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ANA Spotlight: Mouna Karray, Photographer

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Mouna Karray was born in Sfax, Tunisia in 1970. A photographer and video artist, she is primarily known for her photography and film. Her art explores socio-political themes in relation to identity. She studied cinema and photography at the Institut Supérieur d’Animation Culturelle in Tunis, Tunisia. She then earned her Masters in photography at the Tokyo Polytechnic University in Japan in 2001. Karray’s work mostly covers themes of gender which includes her experiences as a woman, an Arab, and a Tunisian. Additionally, it emphasises political discourse concerning the Arab Spring and the Tunisian Revolution. She utilises photography to directly highlight poverty by capturing abandoned settings in contrast to the locals who still reside there. She lives and works between Sfax and Paris, France.

Image courtesy of African Photography Network

In her collection titled Nobody will talk about us Karray photographs the southern region of Tunisia which has been forgotten and cut off from the rest of the country. This served as an attempt to raise awareness of this forgotten region. This series not only captures desolate landscapes, but also the people who live in them, bringing awareness to the fact that they still exist.

Image courtesy of

The series, which features a figure covered in a white sheet, was shot in various southern Tunisian locations.  Photographed against rural, desolate backdrops depleted of their mineral resources, this body of work represents a series of narratives which explore the artist’s encounters with both the people and landscape of a region that serves as home for the more neglected of the country’s population. Concurrently, the anonymous subject in the white sheet softens the harsh reality, subliminally bringing attention to the forgotten people.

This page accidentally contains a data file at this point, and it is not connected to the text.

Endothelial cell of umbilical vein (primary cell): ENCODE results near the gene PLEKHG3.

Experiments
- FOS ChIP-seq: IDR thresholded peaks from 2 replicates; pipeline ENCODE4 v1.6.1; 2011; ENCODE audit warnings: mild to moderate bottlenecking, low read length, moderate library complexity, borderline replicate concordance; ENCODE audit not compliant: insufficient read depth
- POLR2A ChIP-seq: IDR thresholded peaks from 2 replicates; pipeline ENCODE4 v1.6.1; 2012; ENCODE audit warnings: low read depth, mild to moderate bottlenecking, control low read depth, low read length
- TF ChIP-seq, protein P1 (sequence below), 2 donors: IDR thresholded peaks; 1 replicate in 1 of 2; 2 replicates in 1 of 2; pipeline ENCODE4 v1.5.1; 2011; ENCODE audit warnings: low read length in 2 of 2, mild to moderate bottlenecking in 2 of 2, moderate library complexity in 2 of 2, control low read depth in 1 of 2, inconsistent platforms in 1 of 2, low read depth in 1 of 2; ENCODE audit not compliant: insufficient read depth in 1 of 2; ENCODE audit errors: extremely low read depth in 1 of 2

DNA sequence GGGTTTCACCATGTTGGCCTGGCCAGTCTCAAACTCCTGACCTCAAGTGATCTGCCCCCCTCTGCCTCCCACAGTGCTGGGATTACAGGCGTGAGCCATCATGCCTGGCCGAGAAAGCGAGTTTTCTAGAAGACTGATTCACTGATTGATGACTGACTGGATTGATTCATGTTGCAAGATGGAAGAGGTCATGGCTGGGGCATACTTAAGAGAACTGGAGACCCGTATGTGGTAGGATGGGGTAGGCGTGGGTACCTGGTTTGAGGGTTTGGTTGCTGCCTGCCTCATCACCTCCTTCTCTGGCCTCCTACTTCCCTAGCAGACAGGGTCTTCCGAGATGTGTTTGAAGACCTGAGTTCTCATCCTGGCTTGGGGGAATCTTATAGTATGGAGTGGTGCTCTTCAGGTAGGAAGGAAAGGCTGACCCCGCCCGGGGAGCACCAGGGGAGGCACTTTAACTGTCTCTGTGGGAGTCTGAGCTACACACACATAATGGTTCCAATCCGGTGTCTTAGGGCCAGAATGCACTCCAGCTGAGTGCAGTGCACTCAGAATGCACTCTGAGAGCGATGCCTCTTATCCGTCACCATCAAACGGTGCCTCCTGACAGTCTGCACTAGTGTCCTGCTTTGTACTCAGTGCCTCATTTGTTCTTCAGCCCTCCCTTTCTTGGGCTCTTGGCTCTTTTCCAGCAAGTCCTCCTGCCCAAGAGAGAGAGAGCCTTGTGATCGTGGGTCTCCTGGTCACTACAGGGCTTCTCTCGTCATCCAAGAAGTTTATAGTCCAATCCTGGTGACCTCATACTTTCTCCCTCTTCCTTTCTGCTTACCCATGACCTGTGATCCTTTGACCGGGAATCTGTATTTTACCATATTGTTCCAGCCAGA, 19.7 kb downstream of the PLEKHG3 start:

Image courtesy of

Karray used this figure in her images of the stunning and expansive southern region and unsettled both the landscape and the viewer in the process. Above all the figure embodies the isolation, confinement, and limitations of the people of the region in their trying circumstances. She hopes to offer the figure and its struggles, encounters, and displacements a broader universal meaning. 

In 2017, she exhibited at the 2nd Biennale of Photographers of the Contemporary Arab World in Paris. Kurray’s work was featured in the 12th Dak’Art Biennale in Dakar, Senegal. She was also featured in The Sea is my Land and Africa Big Change Big Chance, Triennale di Milano in Italy. Her work is included in the collections of Zeitz Museum of Contemporary Art Africa, Cape Town, South Africa, the Sindika Dokolo Foundation, Luanda, Angola, and the Ministry of Tunisian Culture.


Lelethu Sobekwa was born in Gqeberha, South Africa. She holds a BA Honours in English and has recently finished her MA in Creative Writing at Rhodes University. Lelethu currently writes for Art News Africa.

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